As dendritic cells (DCs) have pre-eminent responsibility for inducing T cell-mediated immunity, the targeting of vaccines to DCs in vivo is intuitively obvious in the setting of cancer. Heat shock protein hsp70 (hsp70) binds to both antigen (Ag)-uptake and signaling receptors on DCs and may serve as a DC targeting molecule capable of improving the efficacy of vaccines. The longevity of activated Ag-bearing DCs in lymphoid tissues is also an important issue germane to the induction of specific immunity. Prolonging Ag-bearing DC survival in vivo may potentiate the potency of DNA vaccines. We have recently demonstrated that fusion proteins composed of tumor Ag and hsp70 (Aghsp70) that are encoded in DNA vaccines induce significant anti-tumor immunity. Furthermore, the efficacy of these vaccines was augmented by prolonging DC survival via the delivery of the 'survival gene' Bcl-xl. We hypothesize that: 1) the in vivo targeting of Aghsp70 to DCs stimulates DC activation and induces T cell-mediated immunity and 2) that the prolongation of Aghsp70-bearing DC survival greatly improves the magnitude and quality of Ag-specific-T cell responses, resulting in potent clinical benefit. To test this hypothesis, we will pursue three specific aims:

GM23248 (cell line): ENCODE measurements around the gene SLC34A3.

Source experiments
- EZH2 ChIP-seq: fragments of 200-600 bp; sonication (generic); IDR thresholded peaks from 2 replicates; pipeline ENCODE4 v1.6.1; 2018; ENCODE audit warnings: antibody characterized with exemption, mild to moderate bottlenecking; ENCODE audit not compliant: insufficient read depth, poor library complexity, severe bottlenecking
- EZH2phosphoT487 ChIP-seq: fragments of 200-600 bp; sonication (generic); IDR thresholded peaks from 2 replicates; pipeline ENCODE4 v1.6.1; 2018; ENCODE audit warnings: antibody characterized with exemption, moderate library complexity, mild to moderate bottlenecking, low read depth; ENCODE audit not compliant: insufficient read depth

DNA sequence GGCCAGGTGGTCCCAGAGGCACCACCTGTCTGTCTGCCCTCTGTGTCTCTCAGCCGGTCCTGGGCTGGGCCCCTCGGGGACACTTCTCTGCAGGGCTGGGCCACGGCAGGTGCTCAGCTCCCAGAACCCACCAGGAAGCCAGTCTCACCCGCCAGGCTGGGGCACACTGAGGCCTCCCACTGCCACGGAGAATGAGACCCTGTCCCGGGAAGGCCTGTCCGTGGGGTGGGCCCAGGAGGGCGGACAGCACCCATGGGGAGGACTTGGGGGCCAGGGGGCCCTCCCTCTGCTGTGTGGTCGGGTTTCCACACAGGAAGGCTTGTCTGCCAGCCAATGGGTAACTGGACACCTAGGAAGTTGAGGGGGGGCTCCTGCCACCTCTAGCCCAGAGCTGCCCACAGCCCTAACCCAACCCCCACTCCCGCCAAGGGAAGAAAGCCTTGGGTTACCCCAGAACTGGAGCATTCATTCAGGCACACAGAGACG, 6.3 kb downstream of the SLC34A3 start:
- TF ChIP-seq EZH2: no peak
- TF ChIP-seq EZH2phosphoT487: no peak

Specific Aim 1 : Test whether OVAhsp70 proteins activate DCs via combined TLR4/CD40 triggering and enhance DC Ag-presenting capacity via CD91/CD40/LOX-1 receptor-mediated Ag-uptake, resulting in the induction of potent OVA-specific-T cell responses;
Specific Aim 2 : Test whether strong and sustained OVA-specific-T cell responses can be induced by the in vivo prolongation of OVAhsp70-bearing DC survival resulting from DNA vaccination;
Specific Aim 3 : Evaluate the efficacy of anti-tumor immunity induced by the In Vivo Targeted Vaccines. Experimental results obtained from these studies will be important in helping to optimize future tumor vaccine designs and provide additional insight into DC immunobiology. ? ?

National Institute of Health (NIH)
National Cancer Institute (NCI)
Research Project (R01)
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Cancer Immunopathology and Immunotherapy Study Section (CII)
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Welch, Anthony R
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University of Pittsburgh
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